BC Transit gets a rough ride
I got a strong sense of deja vu as I read this news item. BC Transit wants to put bus lanes on Douglas Street in downtown Victoria. The shopkeepers are not happy. It is like a rerun of Richmond RapidBus (it became the more prosaic 98 B-line) all over again. “Say No to Granville Highway” had very little truth, but it had a huge impact.
As with the merchants of Cambie Street – and those on Broadway worried about the new tube – and no doubt people impacted by the other proposals – they have a valid point. What needs to happen is that we – or rather – the people responsible for implementing these projects – need to take this into account. If a highway impacts an endangered species – say a rare variety of dace – then mitigation measures are built to protect or replace its habitat. Well, that is what is supposed to happen anyway. With the Highway #1 expansion in Coquitlam, Kevin Falcon has just decided to ignore its existence. The dace is as doomed as the red legged frogs at Eagleridge Bluffs. But anyway, the process we have for the natural ecology is to try and protect it. What the system does not recognise is that there is an urban ecology as well. That a thriving community needs to be able to function, and that happens when there is extensive interaction within a small area. Density in and of itself is not enough. Services – economic activity – depend on accessibility and proximity.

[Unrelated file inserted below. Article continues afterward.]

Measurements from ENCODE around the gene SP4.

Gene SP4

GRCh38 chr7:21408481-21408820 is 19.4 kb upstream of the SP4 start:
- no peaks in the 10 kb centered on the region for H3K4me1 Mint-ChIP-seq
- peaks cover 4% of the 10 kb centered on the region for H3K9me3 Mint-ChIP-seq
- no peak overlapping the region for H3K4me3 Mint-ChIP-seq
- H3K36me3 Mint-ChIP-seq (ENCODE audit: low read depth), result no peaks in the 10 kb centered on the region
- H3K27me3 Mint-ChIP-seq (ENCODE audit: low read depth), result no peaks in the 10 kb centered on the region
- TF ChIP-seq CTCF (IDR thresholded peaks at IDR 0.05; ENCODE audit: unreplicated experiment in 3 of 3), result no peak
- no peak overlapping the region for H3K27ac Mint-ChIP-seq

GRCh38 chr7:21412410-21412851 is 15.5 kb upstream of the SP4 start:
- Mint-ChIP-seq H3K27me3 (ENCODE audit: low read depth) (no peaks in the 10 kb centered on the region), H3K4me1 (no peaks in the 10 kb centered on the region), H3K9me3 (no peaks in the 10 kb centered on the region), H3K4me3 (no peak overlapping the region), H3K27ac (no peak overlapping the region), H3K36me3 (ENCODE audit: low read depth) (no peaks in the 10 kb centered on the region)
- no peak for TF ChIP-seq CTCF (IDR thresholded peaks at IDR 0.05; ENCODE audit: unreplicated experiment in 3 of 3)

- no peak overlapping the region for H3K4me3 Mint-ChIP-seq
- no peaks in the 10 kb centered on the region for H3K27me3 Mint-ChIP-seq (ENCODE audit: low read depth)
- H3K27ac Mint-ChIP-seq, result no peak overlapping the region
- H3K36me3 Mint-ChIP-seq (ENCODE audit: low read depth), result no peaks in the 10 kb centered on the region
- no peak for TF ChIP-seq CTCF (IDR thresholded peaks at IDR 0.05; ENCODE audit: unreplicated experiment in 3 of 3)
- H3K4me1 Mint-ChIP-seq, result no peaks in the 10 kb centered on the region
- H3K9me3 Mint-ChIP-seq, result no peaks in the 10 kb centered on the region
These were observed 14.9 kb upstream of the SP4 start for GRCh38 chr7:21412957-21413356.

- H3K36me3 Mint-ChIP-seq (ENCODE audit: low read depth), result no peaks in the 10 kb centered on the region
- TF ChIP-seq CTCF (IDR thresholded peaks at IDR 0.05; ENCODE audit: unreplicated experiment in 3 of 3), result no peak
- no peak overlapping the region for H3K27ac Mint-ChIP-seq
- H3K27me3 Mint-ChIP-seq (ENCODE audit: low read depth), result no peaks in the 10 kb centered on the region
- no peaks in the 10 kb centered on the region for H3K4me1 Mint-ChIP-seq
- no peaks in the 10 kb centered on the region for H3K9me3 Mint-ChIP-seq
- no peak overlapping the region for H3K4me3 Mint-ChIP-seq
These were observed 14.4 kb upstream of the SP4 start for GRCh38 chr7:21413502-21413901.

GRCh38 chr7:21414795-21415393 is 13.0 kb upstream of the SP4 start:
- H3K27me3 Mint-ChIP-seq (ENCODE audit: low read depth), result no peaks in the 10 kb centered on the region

And what I am talking about here is not just planning for buses, and using a fewer trees in tubs to make it look a bit less grim than most transit exchanges. But integrated planning that starts with understanding what is going on in your city in great detail. And just showing them some pictures and talking about U turns is not enough. You have to understand why they are worried if you are going to satisfy their needs. Part of this is accepting responsibility for your mistakes. Because we are human and our understanding is always partial, mistakes always happen. The trick is to learn from them and not make them disasters by pretending it’s not your fault. In the case of Cambie Street, compensation is long overdue. But the methodology adopted ensured that compensation was not allowed for. Instead of correcting that mistake, Jane Bird and Kevin Falcon made it much worse, by treating the rightly aggrieved business people with contempt. And thus making the job of future transit expansions even harder.
The worst sin of governments with secure majorities is arrogance. It led to the downfall of Glen Clark, and looks like it is going to lead to the downfall of Gordon Campbell. Because he cannot admit that his government has made and is making mistakes. And that is unforgivable.